It’s well known that change is hard and many recruiters, both internal and outsourced, are used to doing things as they’ve always done. This means that they’re going through their usual channels, which, more often than not, are affinity channels, channels with candidates similar to them.

Both hiring managers and recruiters naturally gravitate towards candidates that they find strong similarities with, whether that’s in appearance, background, or interests. Even online, they tend to join communities with others like them and that naturally narrows their candidate pool down.

So what are some concrete steps individuals and organizations can take to find those high-performing candidates that they’re currently missing? How do they successfully broaden their candidate pool to ensure a top selection of candidates that aren’t just more of the same? Here are 5 strategies that, if you implement, will get your organization on track to hiring better talent, not just from a diversity perspective, but overall.

  • 1) Plan Ahead

    This is the single most important step. Most organizations tend to hire at a point-of-need. This is a basic flaw in their recruitment as well as their talent management strategies.

    When you are under pressure to find a new candidate fast, you quickly default to what you know best. This pressures recruiters and hiring managers into looking in the same old places without spending the time to seek out additional candidates or take the right amount of time to evaluate them once they find them.

    Creating a pipeline of candidates and strategic succession planning is crucial to any organization’s success. You want to hire the absolute best, and you can’t do that if you’re missing a huge percentage of possible candidates.

    Additionally, so many organizations we work with make the claim that, “they just don’t have the internal talent ready to step up.” This is a huge red flag that your organization is doing a very poor job of developing your team. Individuals that already know the organization, have relationships within it, and understand your customers are often very well situated to move the organization forward.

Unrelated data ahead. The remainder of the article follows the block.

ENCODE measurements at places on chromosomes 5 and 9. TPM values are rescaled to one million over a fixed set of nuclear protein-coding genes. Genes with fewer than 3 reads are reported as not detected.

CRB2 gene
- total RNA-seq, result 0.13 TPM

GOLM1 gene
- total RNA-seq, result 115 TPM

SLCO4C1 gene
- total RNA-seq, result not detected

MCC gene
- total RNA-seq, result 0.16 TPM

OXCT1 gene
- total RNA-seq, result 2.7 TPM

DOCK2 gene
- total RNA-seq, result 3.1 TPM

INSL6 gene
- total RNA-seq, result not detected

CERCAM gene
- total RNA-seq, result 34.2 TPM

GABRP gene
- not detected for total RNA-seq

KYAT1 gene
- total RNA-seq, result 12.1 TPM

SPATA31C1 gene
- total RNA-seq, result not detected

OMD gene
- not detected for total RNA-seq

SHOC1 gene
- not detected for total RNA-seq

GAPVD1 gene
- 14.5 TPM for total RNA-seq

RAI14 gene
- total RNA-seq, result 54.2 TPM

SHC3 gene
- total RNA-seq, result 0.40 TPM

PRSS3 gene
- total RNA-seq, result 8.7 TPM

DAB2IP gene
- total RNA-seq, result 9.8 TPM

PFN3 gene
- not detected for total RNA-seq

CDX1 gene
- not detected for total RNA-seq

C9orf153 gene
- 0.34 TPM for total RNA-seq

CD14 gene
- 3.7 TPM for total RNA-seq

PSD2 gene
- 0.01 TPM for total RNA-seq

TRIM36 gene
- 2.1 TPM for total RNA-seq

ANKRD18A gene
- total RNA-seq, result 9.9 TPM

The fact that there are not team members ready to move up is a failure of the organization to properly prepare and provide them with the opportunities to grow into those roles. What would you rather do? Spend tens of thousands of dollars on the hiring and training of outside personnel with a higher chance they may not be a good fit, or invest in your current employees to build engagement with the confidence that they are already interested in staying and are a good fit for the organization?

    There is, of course, value in diversity and group think can become a problem within organizations, so outside talent needs to be brought in to shake things up. You always want to have a good mix of internal and external talent. However, the problem arises when most of your senior level hires always seem to need to come from the outside. That’s a sign that you aren’t managing your internal processes well.

    Planning ahead gives you the space you need to develop internal talent, build a strong pipeline, and allow for thoughtful hiring decisions that allows both hiring managers and candidates to make the best choice.

  • 2) Throw Out the Boilerplate

    Boiler-plated job descriptions and resume requirements are one of the biggest issues holding organizations back from finding diverse talent. If someone has written and designed entire programs they sold to Microsoft, do you really care if they have a university degree in Computer Science? If someone has built two companies from scratch and drove revenue of several million per year, does it matter that they don’t have an MBA from Harvard?

    Talent is talent and, let’s be honest, the current university system is failing in teaching most students skills actually applicable in the work place. As we noted above, many organizations are doing the same by failing to develop their teams, so the fact that someone worked at a similar organization may not even speak to their ability to succeed in the role or in the field.

    Building a recruitment strategy and training your recruitment team to look for the skills and values that will make your company successful is far more important than a checklist of qualifications or even previous work experience.

    Think about what you want this person to do to succeed in the role. Maybe it’s “Grow our business from four offices in one state to 20 offices in 6 states over the next 3 years.” Now you can do two things 1) Put that goal on your application and ask candidates to speak to their previous success and how they expect to accomplish it in this new role and 2) give your recruiters and hiring managers strategic direction on what to be looking for in candidates.


    Want to discuss this topic further with other professionals in the field? Join us on Twitter for #DiversityChat on Wednesdays at 8 PM (EST).

  • 3) Expand the Search